Where has this week gone? I have no idea either. Time seems to be compressed in December – a classic holiday-inspired effect. Got a few worthy links for you…
§ You gotta have your projects. Dina Goldstein sure had a project. Completely fun concept to check out. I’m just going to mention she was like eight-and-a-half months pregnant when she made the shot at the landfill on a hot, hot summer day. That couldn’t have been fun.
§ Canon has a neat little micro-site featuring it’s slick tilt-shift lenses. Just worth it alone to go in and see the galleries from Vincent LaForet and Norman McGrath. Check out last year’s CIPB article about tilt-shift lenses – and then start saving your $ – unless the budget approach works for you. But the real thing – very sweet.
§ How about Time Magazine’s Top 10 Photos of the Year? ‘Nuf said.
§ Hey – check out our good buddy Joe McNally (like you have anything better to do). A recent blog post from Joe highlighted his process for the making of an image for National Geographic. Pretty cool image and all but what I really like is the little two-minute movie about half-way through the article. Joe’s assistant Drew Gurian threw together all the shots Joe made that day into one sequence that kind of shows you all the things he tried to make just one image. I suspect you’ll see a little bit of yourself in this video – all the ideas you try that don’t work before you land on the one that does…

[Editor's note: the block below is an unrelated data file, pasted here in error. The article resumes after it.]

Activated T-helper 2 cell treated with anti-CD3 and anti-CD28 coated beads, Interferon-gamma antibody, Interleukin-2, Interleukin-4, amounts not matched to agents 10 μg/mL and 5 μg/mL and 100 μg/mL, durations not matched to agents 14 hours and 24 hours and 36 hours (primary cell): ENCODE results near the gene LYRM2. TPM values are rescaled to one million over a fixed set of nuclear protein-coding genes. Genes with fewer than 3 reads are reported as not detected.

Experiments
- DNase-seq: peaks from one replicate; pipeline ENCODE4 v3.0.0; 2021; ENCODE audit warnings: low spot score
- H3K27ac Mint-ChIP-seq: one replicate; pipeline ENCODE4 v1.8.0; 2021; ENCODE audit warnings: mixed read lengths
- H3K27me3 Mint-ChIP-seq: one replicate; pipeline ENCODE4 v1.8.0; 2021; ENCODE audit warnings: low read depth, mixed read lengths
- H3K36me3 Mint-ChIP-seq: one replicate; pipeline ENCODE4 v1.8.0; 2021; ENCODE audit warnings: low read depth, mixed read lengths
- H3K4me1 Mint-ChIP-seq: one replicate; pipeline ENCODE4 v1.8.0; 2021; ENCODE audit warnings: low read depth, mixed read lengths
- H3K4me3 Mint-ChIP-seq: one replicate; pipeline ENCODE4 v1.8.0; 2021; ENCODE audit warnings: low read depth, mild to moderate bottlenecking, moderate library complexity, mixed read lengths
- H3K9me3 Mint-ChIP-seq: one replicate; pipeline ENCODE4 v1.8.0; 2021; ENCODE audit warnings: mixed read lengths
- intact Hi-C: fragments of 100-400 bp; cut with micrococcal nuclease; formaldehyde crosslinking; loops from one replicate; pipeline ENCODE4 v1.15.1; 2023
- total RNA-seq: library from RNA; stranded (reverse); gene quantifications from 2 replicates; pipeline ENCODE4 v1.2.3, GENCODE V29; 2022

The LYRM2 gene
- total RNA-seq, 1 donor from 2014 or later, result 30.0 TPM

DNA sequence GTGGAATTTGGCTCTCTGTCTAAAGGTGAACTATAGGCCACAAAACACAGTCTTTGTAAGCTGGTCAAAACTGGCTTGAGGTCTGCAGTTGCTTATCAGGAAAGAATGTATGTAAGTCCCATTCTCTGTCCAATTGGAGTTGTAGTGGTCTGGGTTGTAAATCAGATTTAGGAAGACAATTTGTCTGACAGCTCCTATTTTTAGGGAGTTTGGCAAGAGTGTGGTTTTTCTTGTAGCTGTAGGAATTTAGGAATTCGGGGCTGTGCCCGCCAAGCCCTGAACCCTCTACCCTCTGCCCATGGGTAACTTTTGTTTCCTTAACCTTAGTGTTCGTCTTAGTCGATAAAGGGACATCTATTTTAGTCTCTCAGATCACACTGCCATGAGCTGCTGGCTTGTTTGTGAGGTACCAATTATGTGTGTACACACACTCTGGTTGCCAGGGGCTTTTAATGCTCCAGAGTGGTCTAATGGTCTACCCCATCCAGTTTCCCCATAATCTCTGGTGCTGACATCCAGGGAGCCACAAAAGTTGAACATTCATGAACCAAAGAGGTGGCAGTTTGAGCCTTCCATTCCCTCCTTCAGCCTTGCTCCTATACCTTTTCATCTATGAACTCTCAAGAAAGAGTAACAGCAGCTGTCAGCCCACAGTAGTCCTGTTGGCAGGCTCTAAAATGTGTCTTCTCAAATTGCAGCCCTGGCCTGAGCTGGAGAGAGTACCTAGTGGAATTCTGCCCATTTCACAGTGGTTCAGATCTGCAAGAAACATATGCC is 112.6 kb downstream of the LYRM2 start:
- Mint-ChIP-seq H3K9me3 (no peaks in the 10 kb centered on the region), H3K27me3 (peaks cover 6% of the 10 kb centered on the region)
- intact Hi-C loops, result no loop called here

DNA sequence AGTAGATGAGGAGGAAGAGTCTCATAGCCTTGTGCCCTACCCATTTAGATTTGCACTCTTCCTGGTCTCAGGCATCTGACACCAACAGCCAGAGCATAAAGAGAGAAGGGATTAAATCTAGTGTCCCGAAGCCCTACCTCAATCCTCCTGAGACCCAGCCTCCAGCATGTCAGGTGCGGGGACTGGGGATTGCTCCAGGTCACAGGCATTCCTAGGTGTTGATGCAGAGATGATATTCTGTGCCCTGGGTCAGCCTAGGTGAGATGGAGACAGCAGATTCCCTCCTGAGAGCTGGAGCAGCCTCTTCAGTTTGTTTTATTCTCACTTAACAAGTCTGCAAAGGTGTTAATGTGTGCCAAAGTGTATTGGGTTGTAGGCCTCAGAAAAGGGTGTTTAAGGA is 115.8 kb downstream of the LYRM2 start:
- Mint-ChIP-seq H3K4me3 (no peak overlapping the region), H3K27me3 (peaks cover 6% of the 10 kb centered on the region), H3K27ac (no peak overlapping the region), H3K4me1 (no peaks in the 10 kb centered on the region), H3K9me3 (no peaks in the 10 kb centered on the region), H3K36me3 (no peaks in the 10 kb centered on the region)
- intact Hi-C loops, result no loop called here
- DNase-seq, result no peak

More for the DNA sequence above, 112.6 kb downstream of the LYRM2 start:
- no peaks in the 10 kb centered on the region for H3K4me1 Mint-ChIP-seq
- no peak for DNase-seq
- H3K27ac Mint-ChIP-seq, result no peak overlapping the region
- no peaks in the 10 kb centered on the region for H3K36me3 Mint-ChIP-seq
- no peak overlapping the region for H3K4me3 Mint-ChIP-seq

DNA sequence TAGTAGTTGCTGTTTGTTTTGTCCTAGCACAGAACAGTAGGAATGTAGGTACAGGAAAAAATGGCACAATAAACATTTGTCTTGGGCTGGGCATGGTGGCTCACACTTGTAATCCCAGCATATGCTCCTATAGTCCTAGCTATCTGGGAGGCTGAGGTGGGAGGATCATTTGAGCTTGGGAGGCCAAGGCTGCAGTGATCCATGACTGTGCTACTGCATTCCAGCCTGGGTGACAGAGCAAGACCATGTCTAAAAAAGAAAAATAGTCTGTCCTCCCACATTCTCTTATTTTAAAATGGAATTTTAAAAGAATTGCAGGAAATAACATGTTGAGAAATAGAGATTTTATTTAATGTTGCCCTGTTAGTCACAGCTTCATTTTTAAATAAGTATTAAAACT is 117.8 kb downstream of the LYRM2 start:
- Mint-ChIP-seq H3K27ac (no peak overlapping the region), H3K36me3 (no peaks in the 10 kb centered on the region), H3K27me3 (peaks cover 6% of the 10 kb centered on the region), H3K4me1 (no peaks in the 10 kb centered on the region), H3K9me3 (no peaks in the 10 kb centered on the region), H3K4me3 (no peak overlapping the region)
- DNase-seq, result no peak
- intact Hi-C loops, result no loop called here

§ Okay – explain this to me. This looks pretty fun. The Fuji Instax camera. Learned about this last Saturday as someone I know is getting one for Christmas. She’s tweaked. But. How is this going to succeed where Polaroid failed? And for the price? Not saying I wouldn’t want to have one for messing around but the economics don’t necessarily add up.
§ Scott Bourne over at Photofocus just listed his Photo Educator of the Year – and to no one’s surprise I suspect he picked Scott Kelby. Gotta agree with that pick (since I wasn’t nominated. Heh. Kidding.). If you take a look at the article you can see all the things Kelby does – and how you can take advantage of it. He’s a great photographic resource – it’s all true.
§ Check out this interactive full-frame/crop-frame body, full-frame/crop-frame lens simulator from the folks at Nikon. Doesn’t matter what brand you shoot – it’s still kinda fun to play with.